The effect of work-time influence on health and well-being: A quasi-experimental intervention study among eldercare workers

Tidsskriftartikel - 2011

Resume

Purpose: The aim of this study was to investigate the effect of work-time influence on stress and energy, work-family conflicts, lifestyle factors, and biomarkers of cardiovascular disease risk. Methods: The study was a quasi-experimental intervention study with a one-year follow-up among eldercare workers (baseline: n = 309; follow-up: n = 297). The nine work units in the intervention group designed their own intervention. We categorized these work units into three subgroups according to the interventions that they initiated: (A) self-scheduling via a computer program (n = 35), (B) setting up a task group that developed a questionnaire on work-time preference and participated in a one-day course on flexible working hours with the intention to increase employee influence on the fixed rota (n = 62), and (C) discussions of how employee work-time influence could be increased (n = 25). These subgroups were compared with a reference group consisting of ten work units (n = 187). Data consisted of questionnaires, blood samples, and measurements of waist and hip circumference. Results: The employees in subgroup A became increasingly involved in the planning of their own work schedule. Nevertheless, we found no effect on health and well-being attributable to the intervention. Conclusion: The introduction of self-scheduling can successfully increase employee work-time influence. Yet, this study does not support the theory that increased work-time influence leads to better health and well-being.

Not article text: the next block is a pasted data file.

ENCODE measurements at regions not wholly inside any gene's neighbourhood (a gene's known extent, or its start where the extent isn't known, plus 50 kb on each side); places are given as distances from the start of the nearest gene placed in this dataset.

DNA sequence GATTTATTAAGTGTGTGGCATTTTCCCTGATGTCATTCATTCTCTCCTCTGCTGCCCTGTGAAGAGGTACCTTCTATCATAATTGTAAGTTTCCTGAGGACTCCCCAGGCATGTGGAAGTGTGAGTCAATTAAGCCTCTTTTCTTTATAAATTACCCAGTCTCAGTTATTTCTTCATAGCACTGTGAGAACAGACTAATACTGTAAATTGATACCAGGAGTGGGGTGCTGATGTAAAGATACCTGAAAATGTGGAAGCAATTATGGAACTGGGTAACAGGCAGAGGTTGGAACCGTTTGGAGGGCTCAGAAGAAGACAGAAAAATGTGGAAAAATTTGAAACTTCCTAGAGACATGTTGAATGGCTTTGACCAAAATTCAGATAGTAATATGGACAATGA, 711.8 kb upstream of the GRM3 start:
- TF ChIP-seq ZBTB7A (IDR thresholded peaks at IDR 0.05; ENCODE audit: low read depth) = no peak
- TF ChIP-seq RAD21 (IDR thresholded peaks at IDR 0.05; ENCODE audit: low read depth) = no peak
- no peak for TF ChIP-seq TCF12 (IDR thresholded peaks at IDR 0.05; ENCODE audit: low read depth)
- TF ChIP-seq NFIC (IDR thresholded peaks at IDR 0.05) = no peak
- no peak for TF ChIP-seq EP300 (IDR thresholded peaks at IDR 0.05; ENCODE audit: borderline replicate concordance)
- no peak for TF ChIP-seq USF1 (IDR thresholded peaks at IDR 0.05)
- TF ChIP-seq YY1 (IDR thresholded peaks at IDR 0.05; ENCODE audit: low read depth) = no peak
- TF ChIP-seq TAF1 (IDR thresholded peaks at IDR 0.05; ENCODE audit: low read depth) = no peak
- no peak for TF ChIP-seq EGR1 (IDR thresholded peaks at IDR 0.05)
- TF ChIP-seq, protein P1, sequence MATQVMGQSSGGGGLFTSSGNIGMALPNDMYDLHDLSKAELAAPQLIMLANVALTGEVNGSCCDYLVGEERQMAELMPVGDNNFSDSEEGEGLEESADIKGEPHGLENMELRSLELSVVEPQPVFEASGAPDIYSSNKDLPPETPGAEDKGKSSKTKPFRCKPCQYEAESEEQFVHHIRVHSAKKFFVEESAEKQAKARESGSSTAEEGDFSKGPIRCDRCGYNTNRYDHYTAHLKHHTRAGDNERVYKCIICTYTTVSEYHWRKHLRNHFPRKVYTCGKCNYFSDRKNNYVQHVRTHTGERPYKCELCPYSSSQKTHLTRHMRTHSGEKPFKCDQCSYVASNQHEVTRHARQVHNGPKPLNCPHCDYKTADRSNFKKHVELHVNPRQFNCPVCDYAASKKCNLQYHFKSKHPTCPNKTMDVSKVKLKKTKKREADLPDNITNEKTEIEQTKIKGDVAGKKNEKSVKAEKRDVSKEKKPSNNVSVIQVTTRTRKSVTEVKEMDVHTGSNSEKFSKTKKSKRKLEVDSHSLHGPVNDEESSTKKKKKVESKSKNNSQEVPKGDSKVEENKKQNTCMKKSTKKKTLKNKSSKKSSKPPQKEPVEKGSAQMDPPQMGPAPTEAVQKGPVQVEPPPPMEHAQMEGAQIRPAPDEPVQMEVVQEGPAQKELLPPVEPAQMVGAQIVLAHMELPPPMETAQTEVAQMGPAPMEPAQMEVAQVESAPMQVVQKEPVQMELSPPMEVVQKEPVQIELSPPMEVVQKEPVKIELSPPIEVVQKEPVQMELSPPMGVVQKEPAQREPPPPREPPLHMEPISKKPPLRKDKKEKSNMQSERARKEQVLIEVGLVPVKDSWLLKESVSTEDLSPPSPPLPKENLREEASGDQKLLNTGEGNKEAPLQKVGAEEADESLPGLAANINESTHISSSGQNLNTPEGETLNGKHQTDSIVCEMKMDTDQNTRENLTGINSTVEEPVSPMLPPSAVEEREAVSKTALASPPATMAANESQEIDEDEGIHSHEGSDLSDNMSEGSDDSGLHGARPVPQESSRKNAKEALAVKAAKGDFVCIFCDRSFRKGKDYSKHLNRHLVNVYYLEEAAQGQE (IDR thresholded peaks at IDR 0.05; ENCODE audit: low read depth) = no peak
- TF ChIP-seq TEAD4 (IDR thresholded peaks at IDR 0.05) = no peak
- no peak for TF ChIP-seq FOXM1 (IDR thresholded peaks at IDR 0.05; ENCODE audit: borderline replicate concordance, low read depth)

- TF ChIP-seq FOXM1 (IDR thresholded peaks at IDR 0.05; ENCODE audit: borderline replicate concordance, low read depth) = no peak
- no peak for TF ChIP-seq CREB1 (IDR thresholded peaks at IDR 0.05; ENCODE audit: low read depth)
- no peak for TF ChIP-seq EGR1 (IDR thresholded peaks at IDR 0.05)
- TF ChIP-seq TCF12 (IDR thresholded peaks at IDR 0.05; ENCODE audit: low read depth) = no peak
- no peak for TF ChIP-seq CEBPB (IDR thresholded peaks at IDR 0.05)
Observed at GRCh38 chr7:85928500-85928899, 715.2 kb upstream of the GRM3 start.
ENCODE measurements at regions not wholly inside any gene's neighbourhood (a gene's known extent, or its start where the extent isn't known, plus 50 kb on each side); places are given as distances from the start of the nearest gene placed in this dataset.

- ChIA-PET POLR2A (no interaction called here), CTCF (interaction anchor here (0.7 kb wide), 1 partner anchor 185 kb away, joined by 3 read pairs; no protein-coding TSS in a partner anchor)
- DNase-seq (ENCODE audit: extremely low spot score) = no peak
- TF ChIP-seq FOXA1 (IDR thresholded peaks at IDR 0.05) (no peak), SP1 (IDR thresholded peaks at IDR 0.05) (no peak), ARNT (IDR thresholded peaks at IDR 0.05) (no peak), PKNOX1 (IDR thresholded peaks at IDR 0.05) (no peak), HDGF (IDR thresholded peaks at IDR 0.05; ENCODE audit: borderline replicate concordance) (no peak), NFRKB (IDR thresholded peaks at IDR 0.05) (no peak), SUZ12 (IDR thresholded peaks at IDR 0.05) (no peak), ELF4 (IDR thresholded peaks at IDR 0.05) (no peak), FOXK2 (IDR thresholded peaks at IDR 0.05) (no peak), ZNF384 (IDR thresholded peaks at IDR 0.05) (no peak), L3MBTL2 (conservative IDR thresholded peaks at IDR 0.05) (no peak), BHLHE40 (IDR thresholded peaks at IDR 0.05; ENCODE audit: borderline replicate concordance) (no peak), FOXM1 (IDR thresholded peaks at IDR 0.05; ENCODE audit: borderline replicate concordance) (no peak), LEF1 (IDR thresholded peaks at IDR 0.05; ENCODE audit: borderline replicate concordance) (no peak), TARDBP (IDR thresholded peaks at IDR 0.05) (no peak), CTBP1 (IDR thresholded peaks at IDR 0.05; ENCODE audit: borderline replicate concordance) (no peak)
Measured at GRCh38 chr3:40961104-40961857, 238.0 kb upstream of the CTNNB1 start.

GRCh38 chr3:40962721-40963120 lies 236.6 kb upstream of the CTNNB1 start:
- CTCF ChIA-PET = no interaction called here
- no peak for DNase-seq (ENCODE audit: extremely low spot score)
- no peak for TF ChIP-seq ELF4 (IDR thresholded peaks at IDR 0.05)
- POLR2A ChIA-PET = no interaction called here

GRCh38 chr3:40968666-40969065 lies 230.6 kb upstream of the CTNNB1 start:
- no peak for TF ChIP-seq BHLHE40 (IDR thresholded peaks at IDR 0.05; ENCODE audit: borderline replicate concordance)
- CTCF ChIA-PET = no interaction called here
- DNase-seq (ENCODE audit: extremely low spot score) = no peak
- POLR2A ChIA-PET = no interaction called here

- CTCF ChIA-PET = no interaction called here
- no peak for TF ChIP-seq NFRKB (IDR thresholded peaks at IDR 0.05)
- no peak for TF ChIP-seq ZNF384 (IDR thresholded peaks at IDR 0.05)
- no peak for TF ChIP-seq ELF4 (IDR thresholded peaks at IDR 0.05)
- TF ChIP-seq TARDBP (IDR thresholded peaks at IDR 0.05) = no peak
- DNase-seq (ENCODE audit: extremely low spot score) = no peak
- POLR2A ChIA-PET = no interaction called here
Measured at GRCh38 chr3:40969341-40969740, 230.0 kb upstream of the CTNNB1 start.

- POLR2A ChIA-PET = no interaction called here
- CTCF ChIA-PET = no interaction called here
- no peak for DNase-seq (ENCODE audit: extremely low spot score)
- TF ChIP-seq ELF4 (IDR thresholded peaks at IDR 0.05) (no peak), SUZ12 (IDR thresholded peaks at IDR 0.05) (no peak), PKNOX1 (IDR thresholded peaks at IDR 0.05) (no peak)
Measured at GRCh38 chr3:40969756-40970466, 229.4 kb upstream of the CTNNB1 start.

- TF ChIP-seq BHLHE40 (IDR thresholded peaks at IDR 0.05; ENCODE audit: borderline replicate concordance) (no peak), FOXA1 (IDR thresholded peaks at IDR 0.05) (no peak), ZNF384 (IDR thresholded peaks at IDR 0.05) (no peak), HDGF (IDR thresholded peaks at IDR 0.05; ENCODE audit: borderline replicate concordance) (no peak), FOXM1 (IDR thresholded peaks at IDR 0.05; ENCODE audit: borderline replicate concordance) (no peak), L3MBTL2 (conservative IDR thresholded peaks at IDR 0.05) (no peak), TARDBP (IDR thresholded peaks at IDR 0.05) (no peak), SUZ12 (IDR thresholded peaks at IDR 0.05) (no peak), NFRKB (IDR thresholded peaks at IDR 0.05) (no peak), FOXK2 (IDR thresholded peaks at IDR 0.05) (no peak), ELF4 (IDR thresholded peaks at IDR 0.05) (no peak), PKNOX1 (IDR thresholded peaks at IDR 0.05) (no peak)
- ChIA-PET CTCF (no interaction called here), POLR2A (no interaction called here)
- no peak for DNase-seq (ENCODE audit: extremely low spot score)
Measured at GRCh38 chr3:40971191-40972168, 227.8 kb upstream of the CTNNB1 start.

Reference

Nabe-Nielsen K, Garde AH, Diderichsen F. The effect of work-time influence on health and well-being: A quasi-experimental intervention study among eldercare workers. International Archives of Occupational and Environmental Health 2011;84(6):683-695.

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